Department of Philosophy & Psychology
University of Oviedo
|Type of Study:||clinical, naturalistic|
|Media type:||audio not available|
Diez-Itza, E., Anton, A., Fernandez Toral, J., & Garcia, M. L. (1998). Language development in Spanish children with Williams syndrome. In A. Koc, E. Taylan, A.S. Ozsoy, & A. Kuntay (Eds.), Perspectives in language acquisition (pp. 309–324). Istanbul: Bogazici University Press.
Miranda, M., Martínez, V., & Diez-Itza, E. (1998). Procesos fonológicos en la disfasia infantil. Paper presented at the Second Meeting on Language Acquisition, Barcelona.
In accordance with TalkBank rules, any use of data from this corpus must be accompanied by at least one of the above references.
This directory contains two case studies. The first is a set of six transcripts from a short-term longitudinal study of a SLI child, conducted by Manuela Miranda, Verónica Martínez and Eliseo Diez-Itza at the University of Oviedo. The child’s pseudonym is Edgar and his age was 7;10 at the beginning of the study. Dyadic verbal interaction between Edgar and Manuela Miranda was videotaped within monthly intervals during the speech therapy time in the school. The time duration of the sessions was approximately of 30 minutes. The activities included play and storytelling. The focus of the study was the phonological impairment.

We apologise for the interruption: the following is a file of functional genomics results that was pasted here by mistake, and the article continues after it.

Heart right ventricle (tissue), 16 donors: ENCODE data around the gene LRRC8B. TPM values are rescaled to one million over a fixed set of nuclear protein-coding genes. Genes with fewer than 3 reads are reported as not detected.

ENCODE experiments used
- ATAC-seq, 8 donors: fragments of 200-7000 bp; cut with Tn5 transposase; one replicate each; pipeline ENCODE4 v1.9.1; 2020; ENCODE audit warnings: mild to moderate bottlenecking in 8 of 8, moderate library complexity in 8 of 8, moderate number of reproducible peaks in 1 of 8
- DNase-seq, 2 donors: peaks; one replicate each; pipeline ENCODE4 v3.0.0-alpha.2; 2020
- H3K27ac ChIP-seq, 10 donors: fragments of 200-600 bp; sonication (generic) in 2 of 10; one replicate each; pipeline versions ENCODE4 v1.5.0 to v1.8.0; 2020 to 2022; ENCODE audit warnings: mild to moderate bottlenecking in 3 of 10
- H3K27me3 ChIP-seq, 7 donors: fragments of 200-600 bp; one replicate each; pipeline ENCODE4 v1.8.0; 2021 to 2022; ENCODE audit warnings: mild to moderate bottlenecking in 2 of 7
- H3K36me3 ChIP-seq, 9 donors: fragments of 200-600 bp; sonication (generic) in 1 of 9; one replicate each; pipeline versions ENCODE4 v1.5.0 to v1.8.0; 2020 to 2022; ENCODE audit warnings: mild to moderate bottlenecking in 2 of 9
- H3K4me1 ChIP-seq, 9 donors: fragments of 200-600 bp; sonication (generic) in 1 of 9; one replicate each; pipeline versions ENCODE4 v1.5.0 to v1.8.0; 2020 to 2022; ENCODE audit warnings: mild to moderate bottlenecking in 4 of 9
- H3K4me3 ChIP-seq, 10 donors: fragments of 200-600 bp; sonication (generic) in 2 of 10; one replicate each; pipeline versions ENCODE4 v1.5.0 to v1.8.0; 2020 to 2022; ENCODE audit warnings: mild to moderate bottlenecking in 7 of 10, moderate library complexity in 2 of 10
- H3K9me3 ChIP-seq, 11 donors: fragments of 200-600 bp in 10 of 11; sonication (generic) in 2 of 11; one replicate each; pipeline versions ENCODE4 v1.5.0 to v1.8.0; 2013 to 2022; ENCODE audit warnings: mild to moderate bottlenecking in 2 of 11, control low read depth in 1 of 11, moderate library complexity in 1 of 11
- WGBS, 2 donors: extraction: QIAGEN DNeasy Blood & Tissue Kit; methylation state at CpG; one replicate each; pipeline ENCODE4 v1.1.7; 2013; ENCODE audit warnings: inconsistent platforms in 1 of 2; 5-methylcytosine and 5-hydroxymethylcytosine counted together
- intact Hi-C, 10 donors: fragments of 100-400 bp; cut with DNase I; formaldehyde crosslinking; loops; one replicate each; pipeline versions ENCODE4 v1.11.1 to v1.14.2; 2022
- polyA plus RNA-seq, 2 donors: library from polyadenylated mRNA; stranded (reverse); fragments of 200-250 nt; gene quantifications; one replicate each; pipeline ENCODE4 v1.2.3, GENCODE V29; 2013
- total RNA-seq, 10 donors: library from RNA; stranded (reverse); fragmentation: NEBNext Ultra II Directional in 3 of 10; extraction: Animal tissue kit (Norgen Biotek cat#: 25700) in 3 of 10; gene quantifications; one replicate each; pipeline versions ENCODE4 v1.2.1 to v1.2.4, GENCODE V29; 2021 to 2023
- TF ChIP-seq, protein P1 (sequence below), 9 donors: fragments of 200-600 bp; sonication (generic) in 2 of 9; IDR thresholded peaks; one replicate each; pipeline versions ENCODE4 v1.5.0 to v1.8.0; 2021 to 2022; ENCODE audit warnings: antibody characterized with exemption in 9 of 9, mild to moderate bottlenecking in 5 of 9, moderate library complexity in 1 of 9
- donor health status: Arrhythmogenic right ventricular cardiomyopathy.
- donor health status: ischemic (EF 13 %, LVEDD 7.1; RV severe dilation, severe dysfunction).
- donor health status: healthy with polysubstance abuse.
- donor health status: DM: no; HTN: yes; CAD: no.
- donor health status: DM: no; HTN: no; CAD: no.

This directory also contains two transcripts from a Williams Syndrome child. They are part of an ongoing research project on the linguistic and educational aspects of a Williams Syndrome (WS) population in Asturias (Spain) conducted by Eliseo Diez-Itza, Aránzazu Antón, Joaquín Fernández Toral and María Luisa García, at the University of Oviedo. Spontaneus verbal interaction between the child and the investigators was videotaped and transcribed in CHAT format. The child was recorded in two sessions at home with an interval of 8 months (at ages 9.3 and 10.0). The time duration of the two samples is approximately 90 and 60 minutes, respectively.
Phonological errors were coded in terms of the following categories of phonological processes: